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“The practical significance of the doctrine of frustration is limited”. Discuss the essence of the doctrine of frustration and explain whether you agree with the previous statement
In order for there to be a successful defence of frustration of a contract there needs to be a valid contract, with applicable exclusion clauses. Therefore the first part of this discussion will consider what is a valid contract and the importance and limitations of exclusion clauses. This discussion will then consider specifically the doctrine of frustration illustrate when and when not it applies to a valid contract, especially in relation to the use of the force majuere exclusion clause. It will then consider examples of the doctrine of frustration and apply it to marine contracts as this is an area that outside forces can affect completing the transfer of goods etc. Also the idea of force majeure will be considered in reference to the Rainbow Warrior case and illustrate the limitations of this exclusionary clause in international law but the same doctrine is applied at all levels. Finally this discussion will conclude by answering the title question, i.e. is the doctrine of frustration is limited as a contractual defence.
Elements of a Valid Contract:
In order to determine if there is a valid contract there has to be three elements which are; agreement; consideration; and intention. The first element that will be dealt with is the notion of agreement between the two parties. This element contains the ingredients of offer and acceptance. A valid offer must be clearly communicated by writing, mouth or act in order to allow the other person or group of persons to decline or accept. In relation to sales of goods there is no requirement for the agreement and offer to be in writing, as with the sale of property; however the offer has to be certain in its terminology and must be clearly distinguishable from an invitation to treat. In respect to certainty of terms both parties must make their intentions clear, as the courts will not enforce a vague agreement or an incomplete agreement ; in addition it has to be more than a wish to enter negotiations, which the individual does not want to be bound .
The second element of a valid contract is consideration, which is defined as an indication that the promisor intended to be bound, and has the capacity to be bound. Consideration must be of some value , where there is a right, interest, profit or benefit to one party and a detriment to the other. There must be sufficient detriment to one party to be valid consideration . Consideration must come from the promisee, i.e. the person who has provided consideration can only enforce the promise; however the consideration does not need to be adequate, i.e. the consideration of the individual but does not need to be equal to the consideration of the other party. The law leaves it to the two parties to determine the amount of consideration, it may be very little ; however there is no consideration if the terms are vague ; and there is no consideration if it is not sufficient . Insufficient consideration includes performing a duty imposed by law or a duty owed to a contract of another’s. Therefore consideration is an important part of a valid contract, however in relation to sales of goods it is usually executed consideration – a price paid for a promise, i.e. a price paid for the goods received.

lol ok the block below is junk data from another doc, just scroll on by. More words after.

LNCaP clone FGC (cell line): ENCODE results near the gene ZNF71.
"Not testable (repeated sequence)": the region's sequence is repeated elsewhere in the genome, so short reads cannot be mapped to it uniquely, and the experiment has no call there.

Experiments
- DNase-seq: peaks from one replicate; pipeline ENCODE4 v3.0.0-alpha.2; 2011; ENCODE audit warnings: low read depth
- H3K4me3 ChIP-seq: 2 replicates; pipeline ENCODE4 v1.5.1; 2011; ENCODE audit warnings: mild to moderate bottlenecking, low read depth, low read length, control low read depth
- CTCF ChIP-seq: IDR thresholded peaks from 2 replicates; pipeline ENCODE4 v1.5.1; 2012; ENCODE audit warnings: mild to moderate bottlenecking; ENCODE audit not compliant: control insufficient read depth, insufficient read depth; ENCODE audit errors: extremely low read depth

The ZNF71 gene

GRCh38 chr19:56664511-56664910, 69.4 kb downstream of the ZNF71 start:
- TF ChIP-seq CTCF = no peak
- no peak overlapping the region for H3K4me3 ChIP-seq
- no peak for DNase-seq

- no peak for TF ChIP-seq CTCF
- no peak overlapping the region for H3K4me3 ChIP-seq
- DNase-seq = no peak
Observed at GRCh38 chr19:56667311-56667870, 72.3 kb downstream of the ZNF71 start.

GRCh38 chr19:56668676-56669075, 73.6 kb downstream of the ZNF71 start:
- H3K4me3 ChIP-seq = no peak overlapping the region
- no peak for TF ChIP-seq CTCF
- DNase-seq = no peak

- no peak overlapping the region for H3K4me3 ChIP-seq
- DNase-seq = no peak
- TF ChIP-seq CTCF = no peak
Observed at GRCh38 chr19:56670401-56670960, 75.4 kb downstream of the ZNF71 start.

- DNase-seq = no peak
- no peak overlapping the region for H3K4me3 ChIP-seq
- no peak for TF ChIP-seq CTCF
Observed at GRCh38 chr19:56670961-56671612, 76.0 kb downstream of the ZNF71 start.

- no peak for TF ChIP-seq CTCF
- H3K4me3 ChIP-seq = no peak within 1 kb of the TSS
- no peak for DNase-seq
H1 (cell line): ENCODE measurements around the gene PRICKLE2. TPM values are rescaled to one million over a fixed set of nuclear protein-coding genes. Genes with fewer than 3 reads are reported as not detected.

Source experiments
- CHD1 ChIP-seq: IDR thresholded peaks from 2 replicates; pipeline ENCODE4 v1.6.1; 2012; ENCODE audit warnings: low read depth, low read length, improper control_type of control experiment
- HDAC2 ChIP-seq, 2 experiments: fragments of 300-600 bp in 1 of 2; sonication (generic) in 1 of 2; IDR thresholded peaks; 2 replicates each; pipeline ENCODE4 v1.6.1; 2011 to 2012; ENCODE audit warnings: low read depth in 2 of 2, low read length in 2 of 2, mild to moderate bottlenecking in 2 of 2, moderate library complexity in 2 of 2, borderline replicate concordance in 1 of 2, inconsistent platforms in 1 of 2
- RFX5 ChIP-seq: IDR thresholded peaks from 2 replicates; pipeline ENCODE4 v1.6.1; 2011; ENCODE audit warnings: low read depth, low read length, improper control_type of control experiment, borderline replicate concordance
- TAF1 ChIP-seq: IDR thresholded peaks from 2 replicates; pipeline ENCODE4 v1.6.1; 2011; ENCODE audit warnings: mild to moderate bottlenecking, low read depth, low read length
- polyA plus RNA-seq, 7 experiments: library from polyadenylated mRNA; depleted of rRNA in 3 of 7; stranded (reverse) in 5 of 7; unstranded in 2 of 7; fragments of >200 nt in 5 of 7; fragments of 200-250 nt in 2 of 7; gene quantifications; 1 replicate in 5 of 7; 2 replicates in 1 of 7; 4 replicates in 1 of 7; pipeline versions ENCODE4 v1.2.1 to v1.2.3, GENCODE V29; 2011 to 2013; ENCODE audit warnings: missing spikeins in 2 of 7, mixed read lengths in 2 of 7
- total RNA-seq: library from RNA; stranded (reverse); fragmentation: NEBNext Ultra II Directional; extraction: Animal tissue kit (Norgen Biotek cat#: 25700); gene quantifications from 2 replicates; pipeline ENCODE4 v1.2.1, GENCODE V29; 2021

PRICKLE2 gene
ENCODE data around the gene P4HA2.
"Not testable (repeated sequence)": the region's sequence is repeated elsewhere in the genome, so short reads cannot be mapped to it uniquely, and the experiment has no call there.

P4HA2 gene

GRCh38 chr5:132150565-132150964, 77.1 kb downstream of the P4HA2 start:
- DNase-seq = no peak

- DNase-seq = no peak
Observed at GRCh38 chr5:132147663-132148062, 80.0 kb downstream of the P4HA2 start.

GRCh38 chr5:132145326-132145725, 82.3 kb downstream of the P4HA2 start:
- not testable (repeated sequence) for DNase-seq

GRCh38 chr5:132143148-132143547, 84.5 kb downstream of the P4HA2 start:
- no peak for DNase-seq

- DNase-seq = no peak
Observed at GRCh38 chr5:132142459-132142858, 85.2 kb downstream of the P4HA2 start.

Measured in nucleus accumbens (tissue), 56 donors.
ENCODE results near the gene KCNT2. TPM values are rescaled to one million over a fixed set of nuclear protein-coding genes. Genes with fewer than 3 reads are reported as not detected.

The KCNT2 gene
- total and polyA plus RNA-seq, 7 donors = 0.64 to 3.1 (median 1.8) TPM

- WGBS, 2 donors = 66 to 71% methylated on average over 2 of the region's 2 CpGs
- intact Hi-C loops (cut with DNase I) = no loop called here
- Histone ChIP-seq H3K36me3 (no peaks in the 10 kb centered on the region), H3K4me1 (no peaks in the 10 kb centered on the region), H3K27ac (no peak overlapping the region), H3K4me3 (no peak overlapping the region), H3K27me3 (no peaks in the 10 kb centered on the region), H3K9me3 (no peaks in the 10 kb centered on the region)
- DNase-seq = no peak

Intention is the final element of a valid contract, which is the intention to be legally bound by the contract. In relation to the sales of goods it is not a complex scenario because once the money is received and the individual had the intention to sell the item, then the goods must be delivered to the buyer. The only way that intention can be omitted if it is proved that the party did not seek to be included to enter legal relations; however the passing of money and retaining it equates to a legal contract, the only way not to enter a contract is to reject the offer of the buyer and return the price of the goods.
If all these elements are in the contract along with good faith then the contract is complete and must be honoured or a breach of contract law may be present. Good faith is present within all types of contracts whereby it refers to the honest intent to act without taking an unfair advantage over the other person within the contract. Therefore the only method to discharge a contract is through actions in breach, frustration etc. Frustration is also a defence in an action of a breached contract; however if any of these elements are missing then there is no action in frustration because the contract is invalid and the individuals cannot be held to it.
Doctrine of Frustration: